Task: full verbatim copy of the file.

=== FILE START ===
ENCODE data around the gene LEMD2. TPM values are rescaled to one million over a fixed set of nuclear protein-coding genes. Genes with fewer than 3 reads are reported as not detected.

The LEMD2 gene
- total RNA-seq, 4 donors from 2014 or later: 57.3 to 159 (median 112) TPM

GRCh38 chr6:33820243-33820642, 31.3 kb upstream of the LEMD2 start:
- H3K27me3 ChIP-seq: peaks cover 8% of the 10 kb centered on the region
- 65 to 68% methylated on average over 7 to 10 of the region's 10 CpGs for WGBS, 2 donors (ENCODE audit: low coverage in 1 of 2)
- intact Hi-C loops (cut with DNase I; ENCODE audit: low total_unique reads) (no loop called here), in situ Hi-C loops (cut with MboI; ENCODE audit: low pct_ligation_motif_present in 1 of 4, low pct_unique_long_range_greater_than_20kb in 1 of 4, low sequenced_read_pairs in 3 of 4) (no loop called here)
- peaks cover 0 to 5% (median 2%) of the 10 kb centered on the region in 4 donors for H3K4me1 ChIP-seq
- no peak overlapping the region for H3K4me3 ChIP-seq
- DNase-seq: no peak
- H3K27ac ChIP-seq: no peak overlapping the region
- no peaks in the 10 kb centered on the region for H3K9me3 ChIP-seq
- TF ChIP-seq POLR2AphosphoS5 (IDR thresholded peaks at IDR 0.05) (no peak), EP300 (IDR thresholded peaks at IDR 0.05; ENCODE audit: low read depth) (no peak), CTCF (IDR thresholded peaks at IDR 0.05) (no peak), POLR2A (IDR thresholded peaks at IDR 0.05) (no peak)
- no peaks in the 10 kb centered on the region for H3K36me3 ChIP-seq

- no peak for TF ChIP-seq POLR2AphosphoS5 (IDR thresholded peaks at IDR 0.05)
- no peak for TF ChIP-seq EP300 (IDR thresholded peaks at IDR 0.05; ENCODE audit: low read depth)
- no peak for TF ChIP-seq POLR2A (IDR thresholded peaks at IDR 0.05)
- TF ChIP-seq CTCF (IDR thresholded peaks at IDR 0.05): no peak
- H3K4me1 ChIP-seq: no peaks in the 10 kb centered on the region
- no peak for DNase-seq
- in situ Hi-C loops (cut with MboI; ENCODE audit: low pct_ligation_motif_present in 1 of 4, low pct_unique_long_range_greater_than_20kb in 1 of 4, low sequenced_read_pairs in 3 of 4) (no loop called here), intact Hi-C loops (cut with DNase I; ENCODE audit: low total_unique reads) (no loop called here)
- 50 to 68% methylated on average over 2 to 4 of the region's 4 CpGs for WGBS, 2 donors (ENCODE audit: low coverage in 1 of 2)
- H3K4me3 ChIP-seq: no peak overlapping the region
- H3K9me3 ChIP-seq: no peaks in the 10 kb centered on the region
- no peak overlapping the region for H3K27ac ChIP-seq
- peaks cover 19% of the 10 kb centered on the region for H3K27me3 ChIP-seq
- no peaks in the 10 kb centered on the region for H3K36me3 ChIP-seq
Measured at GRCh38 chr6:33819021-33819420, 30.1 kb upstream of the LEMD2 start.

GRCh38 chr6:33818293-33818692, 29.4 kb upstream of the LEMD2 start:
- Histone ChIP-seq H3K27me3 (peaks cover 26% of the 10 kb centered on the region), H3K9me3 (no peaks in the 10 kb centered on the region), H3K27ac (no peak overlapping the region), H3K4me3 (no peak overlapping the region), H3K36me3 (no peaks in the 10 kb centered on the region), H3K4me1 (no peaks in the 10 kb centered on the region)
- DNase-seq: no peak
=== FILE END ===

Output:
ENCODE data around the gene LEMD2. TPM values are rescaled to one million over a fixed set of nuclear protein-coding genes. Genes with fewer than 3 reads are reported as not detected.

The LEMD2 gene
- total RNA-seq, 4 donors from 2014 or later: 57.3 to 159 (median 112) TPM

GRCh38 chr6:33820243-33820642, 31.3 kb upstream of the LEMD2 start:
- H3K27me3 ChIP-seq: peaks cover 8% of the 10 kb centered on the region
- 65 to 68% methylated on average over 7 to 10 of the region's 10 CpGs for WGBS, 2 donors (ENCODE audit: low coverage in 1 of 2)
- intact Hi-C loops (cut with DNase I; ENCODE audit: low total_unique reads) (no loop called here), in situ Hi-C loops (cut with MboI; ENCODE audit: low pct_ligation_motif_present in 1 of 4, low pct_unique_long_range_greater_than_20kb in 1 of 4, low sequenced_read_pairs in 3 of 4) (no loop called here)
- peaks cover 0 to 5% (median 2%) of the 10 kb centered on the region in 4 donors for H3K4me1 ChIP-seq
- no peak overlapping the region for H3K4me3 ChIP-seq
- DNase-seq: no peak
- H3K27ac ChIP-seq: no peak overlapping the region
- no peaks in the 10 kb centered on the region for H3K9me3 ChIP-seq
- TF ChIP-seq POLR2AphosphoS5 (IDR thresholded peaks at IDR 0.05) (no peak), EP300 (IDR thresholded peaks at IDR 0.05; ENCODE audit: low read depth) (no peak), CTCF (IDR thresholded peaks at IDR 0.05) (no peak), POLR2A (IDR thresholded peaks at IDR 0.05) (no peak)
- no peaks in the 10 kb centered on the region for H3K36me3 ChIP-seq

- no peak for TF ChIP-seq POLR2AphosphoS5 (IDR thresholded peaks at IDR 0.05)
- no peak for TF ChIP-seq EP300 (IDR thresholded peaks at IDR 0.05; ENCODE audit: low read depth)
- no peak for TF ChIP-seq POLR2A (IDR thresholded peaks at IDR 0.05)
- TF ChIP-seq CTCF (IDR thresholded peaks at IDR 0.05): no peak
- H3K4me1 ChIP-seq: no peaks in the 10 kb centered on the region
- no peak for DNase-seq
- in situ Hi-C loops (cut with MboI; ENCODE audit: low pct_ligation_motif_present in 1 of 4, low pct_unique_long_range_greater_than_20kb in 1 of 4, low sequenced_read_pairs in 3 of 4) (no loop called here), intact Hi-C loops (cut with DNase I; ENCODE audit: low total_unique reads) (no loop called here)
- 50 to 68% methylated on average over 2 to 4 of the region's 4 CpGs for WGBS, 2 donors (ENCODE audit: low coverage in 1 of 2)
- H3K4me3 ChIP-seq: no peak overlapping the region
- H3K9me3 ChIP-seq: no peaks in the 10 kb centered on the region
- no peak overlapping the region for H3K27ac ChIP-seq
- peaks cover 19% of the 10 kb centered on the region for H3K27me3 ChIP-seq
- no peaks in the 10 kb centered on the region for H3K36me3 ChIP-seq
Measured at GRCh38 chr6:33819021-33819420, 30.1 kb upstream of the LEMD2 start.

GRCh38 chr6:33818293-33818692, 29.4 kb upstream of the LEMD2 start:
- Histone ChIP-seq H3K27me3 (peaks cover 26% of the 10 kb centered on the region), H3K9me3 (no peaks in the 10 kb centered on the region), H3K27ac (no peak overlapping the region), H3K4me3 (no peak overlapping the region), H3K36me3 (no peaks in the 10 kb centered on the region), H3K4me1 (no peaks in the 10 kb centered on the region)
- DNase-seq: no peak